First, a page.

Click here for a printable chart of foods and their lutein and zeaxathin concentrations from the American Macular Degeneration Foundation.

  1. Kale, 1 cup raw = 22.2 mg
  2. Kale, 1/2 cup cooked = 16.9 mg
  3. Turnip greens, 1/2 cup cooked = 9.1 mg
  4. Collard greens, 1/2 cup cooked = 8.7 mg
  5. Spinach, 1/2 cup cooked = 7.5 mg
  6. Spinach, 1 cup raw = 6.7 mg
  7. Peas, 1/2 cup green, canned = 1.2 mg
  8. Broccoli, 1/2 cup cooked = 1.7 mg
  9. Romaine lettuce, 1 cup raw = 1.5 mg
  10. Brussels sprouts, 1/2 cup cooked = 1.0 mg
  11. Corn, sweet yellow, 1 cup = 0.73 mg
  12. Beans, snap green, 1/2 cup cooked = 0.39 mg
  13. Orange, 1 medium = 0.25 mg
  14. Papaya, 1 medium = 0.23 mg
  15. Mandarin orange, 1 medium = 0.20 mg
  16. Vegetable juice cocktail, canned = 0.15 mg
  17. Peach, 1 medium fresh = 0.05 mg
  18. Tomatoes, 1/2 cup canned = 0.05 mg
  19. Carrots, 1 medium raw = 0.04 mg
  20. Cantaloupe, 1 wedge = 0.03 mg

Are Carrots Good for Cataracts?

Carrots contain a small amount of lutein and zeaxanthin compared to leafy greens, but contribute to healthy vision in general.

  • A serving of raw spinach contains over 210 times more lutein and zeaxanthin than a carrot.
  • A serving of raw kale contains over 619 times more lutein and zeaxanthin than a serving of carrots.

Carrots are rich in beta carotene. Your body converts beta carotene to a form of vitamin A (called “retinal”) which is a key molecule involved in maintaining normal vision.

Karen’s Fit Tip: Caring for your eyes includes paying special attention to what you eat. Eat at least 5 to 9 servings of colorful fruits and vegetables daily to consume adequate amounts of lutein, zeaxanthin, and other healthful nutrients. 

Recommended level for eye health: 10 mg per day of lutein and 2 mg/day of zeaxanthin. (There is currently no RDA or RDI for either.)




Fruits and vegetables that are sources for lutein and zeaxanthin: the macular pigment in human eyesSommerburg O, Keunen JEE, Bird AC, et al. Fruits and vegetables that are sources for lutein and zeaxanthin: the macular pigment in human eyes.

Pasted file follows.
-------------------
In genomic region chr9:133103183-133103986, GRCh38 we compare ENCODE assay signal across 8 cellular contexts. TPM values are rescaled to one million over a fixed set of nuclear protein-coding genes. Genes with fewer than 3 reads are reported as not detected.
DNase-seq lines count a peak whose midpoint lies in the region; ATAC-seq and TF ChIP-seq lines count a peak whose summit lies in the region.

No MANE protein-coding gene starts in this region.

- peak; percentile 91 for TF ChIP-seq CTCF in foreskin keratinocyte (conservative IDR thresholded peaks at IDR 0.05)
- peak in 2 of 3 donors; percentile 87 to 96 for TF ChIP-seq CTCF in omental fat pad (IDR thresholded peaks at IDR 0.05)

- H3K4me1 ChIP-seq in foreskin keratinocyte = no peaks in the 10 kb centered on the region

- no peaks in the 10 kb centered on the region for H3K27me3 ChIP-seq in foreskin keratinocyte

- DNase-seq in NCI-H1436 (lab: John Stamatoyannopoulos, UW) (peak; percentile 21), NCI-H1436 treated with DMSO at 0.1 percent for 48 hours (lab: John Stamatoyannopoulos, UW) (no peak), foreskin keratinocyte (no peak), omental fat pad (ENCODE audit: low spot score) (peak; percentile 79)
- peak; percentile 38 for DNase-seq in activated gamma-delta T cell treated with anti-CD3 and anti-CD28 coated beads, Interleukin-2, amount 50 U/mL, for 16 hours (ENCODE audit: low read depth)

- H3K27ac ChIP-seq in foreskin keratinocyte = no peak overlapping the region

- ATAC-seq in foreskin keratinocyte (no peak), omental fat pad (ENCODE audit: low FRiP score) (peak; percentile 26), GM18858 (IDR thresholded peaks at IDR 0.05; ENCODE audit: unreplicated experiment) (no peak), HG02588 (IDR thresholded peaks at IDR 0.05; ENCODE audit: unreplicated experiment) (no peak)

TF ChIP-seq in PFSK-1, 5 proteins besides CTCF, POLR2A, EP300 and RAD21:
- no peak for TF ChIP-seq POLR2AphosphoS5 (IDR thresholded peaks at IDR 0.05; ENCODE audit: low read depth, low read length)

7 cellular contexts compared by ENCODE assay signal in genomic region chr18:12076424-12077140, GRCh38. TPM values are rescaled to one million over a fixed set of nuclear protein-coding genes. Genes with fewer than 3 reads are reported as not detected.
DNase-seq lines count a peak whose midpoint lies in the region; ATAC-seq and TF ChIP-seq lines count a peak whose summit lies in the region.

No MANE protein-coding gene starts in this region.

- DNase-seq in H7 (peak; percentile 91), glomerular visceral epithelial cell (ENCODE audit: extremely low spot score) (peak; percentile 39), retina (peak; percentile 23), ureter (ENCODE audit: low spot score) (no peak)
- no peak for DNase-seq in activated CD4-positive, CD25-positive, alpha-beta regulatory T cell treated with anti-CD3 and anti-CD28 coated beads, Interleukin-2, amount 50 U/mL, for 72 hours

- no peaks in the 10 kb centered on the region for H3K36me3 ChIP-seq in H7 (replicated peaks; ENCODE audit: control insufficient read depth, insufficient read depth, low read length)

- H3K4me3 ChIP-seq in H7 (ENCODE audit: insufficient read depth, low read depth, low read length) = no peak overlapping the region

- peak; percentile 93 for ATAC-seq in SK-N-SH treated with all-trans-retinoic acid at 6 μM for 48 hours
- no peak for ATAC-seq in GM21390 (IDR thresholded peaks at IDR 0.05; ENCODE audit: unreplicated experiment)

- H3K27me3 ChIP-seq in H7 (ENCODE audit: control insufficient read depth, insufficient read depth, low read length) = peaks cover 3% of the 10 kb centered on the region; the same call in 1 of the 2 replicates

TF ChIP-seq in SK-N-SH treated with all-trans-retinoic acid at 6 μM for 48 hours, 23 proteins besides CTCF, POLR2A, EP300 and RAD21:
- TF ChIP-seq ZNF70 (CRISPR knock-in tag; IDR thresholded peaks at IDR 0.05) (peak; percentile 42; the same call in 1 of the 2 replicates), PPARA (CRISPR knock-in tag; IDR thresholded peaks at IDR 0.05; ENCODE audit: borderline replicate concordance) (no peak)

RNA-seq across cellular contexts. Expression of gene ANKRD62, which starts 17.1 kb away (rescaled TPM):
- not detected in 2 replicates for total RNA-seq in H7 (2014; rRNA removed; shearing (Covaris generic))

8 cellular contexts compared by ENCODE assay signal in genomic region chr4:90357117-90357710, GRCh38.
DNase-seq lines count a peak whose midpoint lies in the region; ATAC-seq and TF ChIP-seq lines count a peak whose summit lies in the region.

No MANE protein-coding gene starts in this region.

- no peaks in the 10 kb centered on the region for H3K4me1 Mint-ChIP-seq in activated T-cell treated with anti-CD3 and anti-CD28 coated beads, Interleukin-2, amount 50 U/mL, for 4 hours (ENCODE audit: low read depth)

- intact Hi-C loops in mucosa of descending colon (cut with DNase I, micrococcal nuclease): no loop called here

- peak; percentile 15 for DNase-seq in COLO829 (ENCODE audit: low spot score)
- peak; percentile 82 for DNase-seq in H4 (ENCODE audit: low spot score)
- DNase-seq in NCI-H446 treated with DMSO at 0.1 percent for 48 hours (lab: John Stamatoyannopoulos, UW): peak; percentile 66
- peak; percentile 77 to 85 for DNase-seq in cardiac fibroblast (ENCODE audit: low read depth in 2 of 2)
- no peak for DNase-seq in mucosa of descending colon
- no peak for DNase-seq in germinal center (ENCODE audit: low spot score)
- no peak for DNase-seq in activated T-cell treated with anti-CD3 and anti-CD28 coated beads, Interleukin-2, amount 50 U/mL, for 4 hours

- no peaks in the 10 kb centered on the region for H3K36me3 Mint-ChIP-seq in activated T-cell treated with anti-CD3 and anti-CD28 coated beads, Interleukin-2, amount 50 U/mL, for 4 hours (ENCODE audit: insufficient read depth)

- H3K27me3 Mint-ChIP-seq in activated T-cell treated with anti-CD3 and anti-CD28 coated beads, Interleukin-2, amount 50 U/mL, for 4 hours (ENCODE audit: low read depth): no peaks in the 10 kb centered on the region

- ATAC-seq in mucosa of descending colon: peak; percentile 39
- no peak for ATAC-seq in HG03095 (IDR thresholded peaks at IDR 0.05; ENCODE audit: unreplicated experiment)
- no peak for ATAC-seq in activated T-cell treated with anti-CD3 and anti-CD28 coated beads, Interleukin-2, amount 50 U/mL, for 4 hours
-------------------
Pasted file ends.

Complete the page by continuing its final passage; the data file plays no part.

Lutein and zeaxanthin and their potential roles in disease prevention. Antioxidants Research Laboratory, Jean Mayer USDA Human Nutrition Research Center on Aging, Tufts University, 711 Washington Street, Boston, MA 02111, USA.

The potential role of dietary xanthophylls in cataract and age-related macular degeneration. Jean Mayer USDA Human Nutrition Research Center on Aging, Tufts University, Boston, Massachusetts 02111, USA.

Associations between lutein, zeaxanthin, and age-related macular degeneration. Department of Human Nutritional Sciences, University of Manitoba, Winnipeg, Manitoba, Canada.


Karen Owoc

Karen Owoc is a certified Clinical Exercise Physiologist specializing in cardiopulmonary rehabilitation and lifestyle medicine. Her science-based approach to longevity, nutrition, and muscle health has made her the go-to source for health seekers and medical professionals alike. Karen's best-selling book on functional longevity, "Athletes in Aprons: The Nutrition Playbook to Break 100", and her transformative perspective have mended many minds, hearts, and spirits.

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1 Comment

  1. […] *Spinach is high in lutein and zeaxanthin (antioxidants for healthy eyes) and is better absorbed when eaten with a healthy fat, such as olive oil or avocado. Spinach also contains non-heme iron (iron from plants not animals) which is better absorbed with vitamin C which makes this pesto freshened with lemon juice a perfect pairing. See KRON 4 | The Cataract Diet. […]